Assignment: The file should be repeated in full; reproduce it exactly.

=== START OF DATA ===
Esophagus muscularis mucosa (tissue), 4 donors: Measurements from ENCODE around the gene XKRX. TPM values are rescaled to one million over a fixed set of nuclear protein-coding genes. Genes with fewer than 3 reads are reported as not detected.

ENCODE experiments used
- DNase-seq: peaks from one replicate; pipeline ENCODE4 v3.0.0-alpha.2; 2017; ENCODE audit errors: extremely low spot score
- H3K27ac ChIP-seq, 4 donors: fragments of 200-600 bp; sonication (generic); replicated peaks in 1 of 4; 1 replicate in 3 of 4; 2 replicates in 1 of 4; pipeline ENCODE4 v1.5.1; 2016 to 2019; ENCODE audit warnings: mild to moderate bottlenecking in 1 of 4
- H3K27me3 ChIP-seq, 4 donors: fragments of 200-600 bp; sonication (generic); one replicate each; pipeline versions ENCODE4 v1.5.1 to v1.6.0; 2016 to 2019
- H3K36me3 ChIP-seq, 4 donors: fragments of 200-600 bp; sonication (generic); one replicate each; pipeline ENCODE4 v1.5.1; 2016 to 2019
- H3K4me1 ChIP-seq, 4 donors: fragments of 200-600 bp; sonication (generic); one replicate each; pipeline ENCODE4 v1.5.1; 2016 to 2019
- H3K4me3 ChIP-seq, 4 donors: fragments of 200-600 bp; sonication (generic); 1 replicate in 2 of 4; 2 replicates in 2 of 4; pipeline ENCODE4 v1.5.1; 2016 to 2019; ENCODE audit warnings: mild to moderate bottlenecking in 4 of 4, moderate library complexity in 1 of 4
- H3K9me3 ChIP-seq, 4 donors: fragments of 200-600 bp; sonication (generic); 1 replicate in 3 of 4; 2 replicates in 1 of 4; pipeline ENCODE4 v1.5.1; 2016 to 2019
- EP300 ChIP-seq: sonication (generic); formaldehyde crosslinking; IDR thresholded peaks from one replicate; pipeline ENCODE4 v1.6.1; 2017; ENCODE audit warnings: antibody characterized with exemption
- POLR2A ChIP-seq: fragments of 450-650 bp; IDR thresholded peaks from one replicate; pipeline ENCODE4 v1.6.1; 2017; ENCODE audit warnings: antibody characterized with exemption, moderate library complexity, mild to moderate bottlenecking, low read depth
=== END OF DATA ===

Esophagus muscularis mucosa (tissue), 4 donors: Measurements from ENCODE around the gene XKRX. TPM values are rescaled to one million over a fixed set of nuclear protein-coding genes. Genes with fewer than 3 reads are reported as not detected.

ENCODE experiments used
- DNase-seq: peaks from one replicate; pipeline ENCODE4 v3.0.0-alpha.2; 2017; ENCODE audit errors: extremely low spot score
- H3K27ac ChIP-seq, 4 donors: fragments of 200-600 bp; sonication (generic); replicated peaks in 1 of 4; 1 replicate in 3 of 4; 2 replicates in 1 of 4; pipeline ENCODE4 v1.5.1; 2016 to 2019; ENCODE audit warnings: mild to moderate bottlenecking in 1 of 4
- H3K27me3 ChIP-seq, 4 donors: fragments of 200-600 bp; sonication (generic); one replicate each; pipeline versions ENCODE4 v1.5.1 to v1.6.0; 2016 to 2019
- H3K36me3 ChIP-seq, 4 donors: fragments of 200-600 bp; sonication (generic); one replicate each; pipeline ENCODE4 v1.5.1; 2016 to 2019
- H3K4me1 ChIP-seq, 4 donors: fragments of 200-600 bp; sonication (generic); one replicate each; pipeline ENCODE4 v1.5.1; 2016 to 2019
- H3K4me3 ChIP-seq, 4 donors: fragments of 200-600 bp; sonication (generic); 1 replicate in 2 of 4; 2 replicates in 2 of 4; pipeline ENCODE4 v1.5.1; 2016 to 2019; ENCODE audit warnings: mild to moderate bottlenecking in 4 of 4, moderate library complexity in 1 of 4
- H3K9me3 ChIP-seq, 4 donors: fragments of 200-600 bp; sonication (generic); 1 replicate in 3 of 4; 2 replicates in 1 of 4; pipeline ENCODE4 v1.5.1; 2016 to 2019
- EP300 ChIP-seq: sonication (generic); formaldehyde crosslinking; IDR thresholded peaks from one replicate; pipeline ENCODE4 v1.6.1; 2017; ENCODE audit warnings: antibody characterized with exemption
- POLR2A ChIP-seq: fragments of 450-650 bp; IDR thresholded peaks from one replicate; pipeline ENCODE4 v1.6.1; 2017; ENCODE audit warnings: antibody characterized with exemption, moderate library complexity, mild to moderate bottlenecking, low read depth